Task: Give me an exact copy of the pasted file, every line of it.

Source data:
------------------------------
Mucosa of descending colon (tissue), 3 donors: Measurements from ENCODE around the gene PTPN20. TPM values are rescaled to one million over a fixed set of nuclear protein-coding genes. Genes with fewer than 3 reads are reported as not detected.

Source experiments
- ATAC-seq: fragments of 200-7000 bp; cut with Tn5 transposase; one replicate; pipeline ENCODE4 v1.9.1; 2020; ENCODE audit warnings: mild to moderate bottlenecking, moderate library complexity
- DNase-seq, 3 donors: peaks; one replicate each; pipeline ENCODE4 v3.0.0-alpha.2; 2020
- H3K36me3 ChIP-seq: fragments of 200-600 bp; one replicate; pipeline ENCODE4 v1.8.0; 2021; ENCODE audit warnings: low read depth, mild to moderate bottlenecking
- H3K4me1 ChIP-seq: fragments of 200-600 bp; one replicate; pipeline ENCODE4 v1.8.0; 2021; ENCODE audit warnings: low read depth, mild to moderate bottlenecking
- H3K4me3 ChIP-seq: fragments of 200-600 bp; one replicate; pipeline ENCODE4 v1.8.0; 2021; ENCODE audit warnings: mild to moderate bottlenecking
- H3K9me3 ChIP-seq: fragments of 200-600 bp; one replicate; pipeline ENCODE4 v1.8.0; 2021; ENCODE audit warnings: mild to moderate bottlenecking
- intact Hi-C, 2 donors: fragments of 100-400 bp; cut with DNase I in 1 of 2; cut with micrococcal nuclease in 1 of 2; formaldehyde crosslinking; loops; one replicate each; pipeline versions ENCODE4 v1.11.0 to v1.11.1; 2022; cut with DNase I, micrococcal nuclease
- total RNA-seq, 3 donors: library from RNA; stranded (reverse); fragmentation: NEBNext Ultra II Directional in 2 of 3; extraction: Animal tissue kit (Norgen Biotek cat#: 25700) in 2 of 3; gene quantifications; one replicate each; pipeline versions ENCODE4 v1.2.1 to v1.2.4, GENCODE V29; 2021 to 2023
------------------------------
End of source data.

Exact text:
Mucosa of descending colon (tissue), 3 donors: Measurements from ENCODE around the gene PTPN20. TPM values are rescaled to one million over a fixed set of nuclear protein-coding genes. Genes with fewer than 3 reads are reported as not detected.

Source experiments
- ATAC-seq: fragments of 200-7000 bp; cut with Tn5 transposase; one replicate; pipeline ENCODE4 v1.9.1; 2020; ENCODE audit warnings: mild to moderate bottlenecking, moderate library complexity
- DNase-seq, 3 donors: peaks; one replicate each; pipeline ENCODE4 v3.0.0-alpha.2; 2020
- H3K36me3 ChIP-seq: fragments of 200-600 bp; one replicate; pipeline ENCODE4 v1.8.0; 2021; ENCODE audit warnings: low read depth, mild to moderate bottlenecking
- H3K4me1 ChIP-seq: fragments of 200-600 bp; one replicate; pipeline ENCODE4 v1.8.0; 2021; ENCODE audit warnings: low read depth, mild to moderate bottlenecking
- H3K4me3 ChIP-seq: fragments of 200-600 bp; one replicate; pipeline ENCODE4 v1.8.0; 2021; ENCODE audit warnings: mild to moderate bottlenecking
- H3K9me3 ChIP-seq: fragments of 200-600 bp; one replicate; pipeline ENCODE4 v1.8.0; 2021; ENCODE audit warnings: mild to moderate bottlenecking
- intact Hi-C, 2 donors: fragments of 100-400 bp; cut with DNase I in 1 of 2; cut with micrococcal nuclease in 1 of 2; formaldehyde crosslinking; loops; one replicate each; pipeline versions ENCODE4 v1.11.0 to v1.11.1; 2022; cut with DNase I, micrococcal nuclease
- total RNA-seq, 3 donors: library from RNA; stranded (reverse); fragmentation: NEBNext Ultra II Directional in 2 of 3; extraction: Animal tissue kit (Norgen Biotek cat#: 25700) in 2 of 3; gene quantifications; one replicate each; pipeline versions ENCODE4 v1.2.1 to v1.2.4, GENCODE V29; 2021 to 2023